Director: Baz Luhrmann
Starring: Hugh Jackman, Nicole Kidman, Bryan Brown, Brandon Walters, David Wenham
Running Time: 165 minutes
***1/2 (out of ****)
Poor Baz Luhrmann. He had to know even before Australia was released into theaters critics and the mainstream media would have their knives sharpened, ready to attack. But someone has to make a movie like this and I don’t see any other filmmaker with enough guts to try. In 2001 Luhrman reintroduced us to the movie musical with Moulin Rouge! and Hollywood is still riding the wave of its success.Now, seven years later, he’s resurrecting another endangered genre, the old-fashioned studio epic, aiming to recapture the magic of such golden age classics as Gone With The Wind, Giant and The African Queen with their sweeping vistas and gargantuan stories. There’s even a mustache-twirling villain. You have to give him credit. The Oscar season wouldn’t feel complete without a big movie and this is BIG in every sense of the word. From its scope, to its story, to its ambition, and yes, even to its seemingly never-ending running time.
Of course the big question coming out of this is just how "EPIC" it is. The answer to that is a little tricky and it’s there where the one glaring flaw with the film comes into view. In terms of length and scope its definitely epic but there were many points where I felt it was trying very hard to evoke memories of those aforementioned classic films without ever actually becoming the real thing. Baz’s intentions are blatantly obvious, but that’s probably what he wanted and why he’s respected and even adored as a filmmaker by many. He wears his heart on his sleeve and for this to become the real thing he’d have to hold back and we all know this isn’t a director capable of subtlety. To his credit, he knows exactly the kind of movie he’s trying to make, offers no apologies for it and takes it as far over the top as it can possibly go. In the final act he manages to take it even further than that with a series of false endings that may test even the most patient of filmgoers.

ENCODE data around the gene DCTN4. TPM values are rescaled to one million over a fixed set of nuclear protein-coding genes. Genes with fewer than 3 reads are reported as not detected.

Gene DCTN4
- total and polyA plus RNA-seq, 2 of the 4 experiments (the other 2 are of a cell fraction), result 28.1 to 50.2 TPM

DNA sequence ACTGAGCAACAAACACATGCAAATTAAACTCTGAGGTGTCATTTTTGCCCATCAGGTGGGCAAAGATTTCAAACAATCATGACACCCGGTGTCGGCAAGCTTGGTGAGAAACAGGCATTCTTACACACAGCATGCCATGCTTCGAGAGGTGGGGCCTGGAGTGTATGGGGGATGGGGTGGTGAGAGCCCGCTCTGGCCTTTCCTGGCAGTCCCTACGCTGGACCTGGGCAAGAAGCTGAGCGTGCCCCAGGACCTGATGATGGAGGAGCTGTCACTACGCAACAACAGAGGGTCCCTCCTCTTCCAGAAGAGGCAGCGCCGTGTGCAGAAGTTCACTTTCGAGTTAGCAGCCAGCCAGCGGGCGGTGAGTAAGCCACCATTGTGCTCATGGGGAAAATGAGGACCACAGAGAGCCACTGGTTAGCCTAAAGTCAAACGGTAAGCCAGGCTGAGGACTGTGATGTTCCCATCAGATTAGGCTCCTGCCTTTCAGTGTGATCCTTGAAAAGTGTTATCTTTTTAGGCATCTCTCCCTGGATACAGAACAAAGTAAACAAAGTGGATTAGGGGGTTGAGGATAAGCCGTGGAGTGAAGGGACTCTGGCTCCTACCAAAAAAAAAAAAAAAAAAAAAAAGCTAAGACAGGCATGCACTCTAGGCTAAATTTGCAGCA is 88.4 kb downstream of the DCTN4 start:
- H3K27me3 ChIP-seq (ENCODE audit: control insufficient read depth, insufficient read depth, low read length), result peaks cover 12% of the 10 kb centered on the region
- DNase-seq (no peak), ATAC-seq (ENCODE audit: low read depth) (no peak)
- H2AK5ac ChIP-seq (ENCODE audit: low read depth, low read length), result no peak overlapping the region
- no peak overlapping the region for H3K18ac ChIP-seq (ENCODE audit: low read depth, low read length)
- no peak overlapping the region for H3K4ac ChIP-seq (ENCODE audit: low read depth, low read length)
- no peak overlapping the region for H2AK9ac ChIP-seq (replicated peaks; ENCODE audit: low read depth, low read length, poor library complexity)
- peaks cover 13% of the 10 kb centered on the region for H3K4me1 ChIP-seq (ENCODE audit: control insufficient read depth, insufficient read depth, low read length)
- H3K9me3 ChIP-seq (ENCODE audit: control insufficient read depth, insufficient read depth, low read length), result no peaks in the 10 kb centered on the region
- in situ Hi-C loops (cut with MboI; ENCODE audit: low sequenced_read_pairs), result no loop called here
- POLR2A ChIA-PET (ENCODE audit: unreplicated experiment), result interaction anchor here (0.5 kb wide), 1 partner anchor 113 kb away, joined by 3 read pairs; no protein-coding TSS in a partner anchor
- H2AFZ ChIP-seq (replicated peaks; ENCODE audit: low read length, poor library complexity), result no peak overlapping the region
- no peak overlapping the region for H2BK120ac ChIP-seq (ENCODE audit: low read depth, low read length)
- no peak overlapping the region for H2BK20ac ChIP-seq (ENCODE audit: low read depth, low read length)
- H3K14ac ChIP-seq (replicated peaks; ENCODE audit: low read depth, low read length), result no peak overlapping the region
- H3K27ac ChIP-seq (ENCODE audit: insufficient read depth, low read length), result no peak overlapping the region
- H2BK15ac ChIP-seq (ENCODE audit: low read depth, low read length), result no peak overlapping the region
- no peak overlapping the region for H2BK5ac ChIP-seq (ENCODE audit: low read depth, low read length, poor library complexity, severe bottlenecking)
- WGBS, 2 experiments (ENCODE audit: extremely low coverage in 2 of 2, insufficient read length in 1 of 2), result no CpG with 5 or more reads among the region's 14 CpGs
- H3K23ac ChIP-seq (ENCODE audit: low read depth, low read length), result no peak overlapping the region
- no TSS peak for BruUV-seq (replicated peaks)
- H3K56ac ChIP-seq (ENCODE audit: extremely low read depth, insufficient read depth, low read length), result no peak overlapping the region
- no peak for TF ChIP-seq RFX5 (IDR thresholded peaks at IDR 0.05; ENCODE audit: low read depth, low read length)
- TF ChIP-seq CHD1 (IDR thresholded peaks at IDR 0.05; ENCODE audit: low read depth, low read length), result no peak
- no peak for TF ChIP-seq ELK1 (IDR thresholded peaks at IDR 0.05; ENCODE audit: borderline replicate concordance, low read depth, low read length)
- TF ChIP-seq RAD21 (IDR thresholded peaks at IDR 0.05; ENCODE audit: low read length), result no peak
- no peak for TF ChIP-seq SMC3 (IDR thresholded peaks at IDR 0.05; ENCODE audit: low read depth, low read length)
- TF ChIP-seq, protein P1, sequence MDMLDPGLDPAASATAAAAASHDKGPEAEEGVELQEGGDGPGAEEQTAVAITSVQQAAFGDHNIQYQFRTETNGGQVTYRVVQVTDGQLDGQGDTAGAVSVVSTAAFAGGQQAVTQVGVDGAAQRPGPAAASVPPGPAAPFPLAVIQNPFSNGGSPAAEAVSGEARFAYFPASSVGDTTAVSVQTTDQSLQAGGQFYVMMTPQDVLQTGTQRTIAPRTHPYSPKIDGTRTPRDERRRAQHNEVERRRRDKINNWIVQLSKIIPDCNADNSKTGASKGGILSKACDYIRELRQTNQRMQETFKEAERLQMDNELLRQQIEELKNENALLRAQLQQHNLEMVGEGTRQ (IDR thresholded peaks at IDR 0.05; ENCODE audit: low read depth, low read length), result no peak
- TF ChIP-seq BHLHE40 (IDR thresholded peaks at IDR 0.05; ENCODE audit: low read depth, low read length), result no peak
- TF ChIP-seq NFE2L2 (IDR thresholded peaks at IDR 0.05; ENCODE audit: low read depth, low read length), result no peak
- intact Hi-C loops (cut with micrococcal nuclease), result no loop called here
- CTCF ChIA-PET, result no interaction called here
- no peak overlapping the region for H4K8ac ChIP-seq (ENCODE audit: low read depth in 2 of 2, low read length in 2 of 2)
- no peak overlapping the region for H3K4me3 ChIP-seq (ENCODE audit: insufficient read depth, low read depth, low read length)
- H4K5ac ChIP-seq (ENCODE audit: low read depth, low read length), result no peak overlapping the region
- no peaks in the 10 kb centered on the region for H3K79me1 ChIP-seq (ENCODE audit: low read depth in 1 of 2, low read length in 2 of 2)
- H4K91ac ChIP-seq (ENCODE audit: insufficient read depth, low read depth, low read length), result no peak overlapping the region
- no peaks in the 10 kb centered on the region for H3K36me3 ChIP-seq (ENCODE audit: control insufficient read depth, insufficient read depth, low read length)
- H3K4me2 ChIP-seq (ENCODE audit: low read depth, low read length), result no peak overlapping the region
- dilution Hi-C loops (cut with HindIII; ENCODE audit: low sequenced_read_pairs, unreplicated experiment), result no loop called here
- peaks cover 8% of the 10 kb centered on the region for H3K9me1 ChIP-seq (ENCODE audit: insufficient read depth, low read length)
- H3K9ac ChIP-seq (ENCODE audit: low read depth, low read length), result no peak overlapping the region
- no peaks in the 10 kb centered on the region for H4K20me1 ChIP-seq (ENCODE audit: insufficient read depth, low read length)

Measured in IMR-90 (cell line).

As the movie entered its home stretch (one of many) I found almost laughing at the audacity of the picture, but I do mean that in a good way. Not just because the events that occur at the end were hysterically entertaining, but because I simply couldn’t believe he went all out like this. Is it too long? Well, I didn’t remember what year I entered the theater and was pretty sure I didn’t have a full beard when it started. But I was never bored. The whole thing is a sprawling, self-indulgent mess that should win an Oscar for LEAST Editing, yet I kind of loved it and the approach was definitely appropriate for the daunting material.
The year is 1939 and stuck-up English aristocrat Lady Sarah Ashley (Nicole Kidman) has arrived in Australia to take ownership of her late husband’s cattle station, Faraway Downs, where a half-caste Aboriginal boy named Nullah (Brandon Walters) is hiding out from authorities. He learns the way of the land from his grandfather, King George (David Gulpilil), who looks over him and the events in the film from the sidelines, acting as a sort of a Greek chorus for the viewer. Lady Sarah’s first order of business is dismissing the ranch’s abusive manager Neil Fletcher (David Wenham), unaware she must also soon contend with beef baron King Carney (Bryan Brown) who wants to corner all of the cattle market and add the land to his growing collection.
With the help of a rugged, quick-tempered man known only as the “Drover” (Hugh Jackman), she embarks on a journey to drive the cattle across the land to the town of Darwin where soldiers are stationed. Joining them is Nullah and the ranch’s drunk Teddy Roosevelt look alike, Kipling Flynn (Jack Thompson). This adventure comprises the old-school Western portion of the film, arguably the most exciting and visually impressive (especially a scene where they steer the cattle from the edge of a cliff). Despite complaints to the contrary I thought the CGI looked just fine.
From there it moves into romance territory as the class clash between prissy Lady Sarah and the Drover evolves into what we expect it to and the film makes social statements about The Stolen Generation, a shameful period in the country’s history where mixed-race aboriginal children were removed from their families and forcibly placed into white society. If I had to pick a section of the film that could have used some tightening or a trim this probably would have been it. The film then turns into a war epic with the bombing of Dover by Japanese forces and this section is so brief that if you blink you’ll miss it. Don’t blink though because it’s an incredible sequence that's already drawn mostly unfair comparisons to Michael Bay’s Pearl Harbor. There’s a visual similarity but unlike that atrocity this is actually well directed and performed.
The heart and soul of Australia lies in newcomer Brandon Walters' performance as the young Aboriginal boy Nullah. Besides his energetic and engaging narration of the story, Walters just commands attention every time he’s onscreen and basically steals the movie from his more seasoned co-stars. It’s nearly impossible to believe this kid has never acted a day in his life and was just plucked from obscurity. If the film manages to get any nominations outside the obvious and deserving ones for Mandy Walker’s awe inspiring cinematography and Catherine Martin's impressive costume design it will belong to him.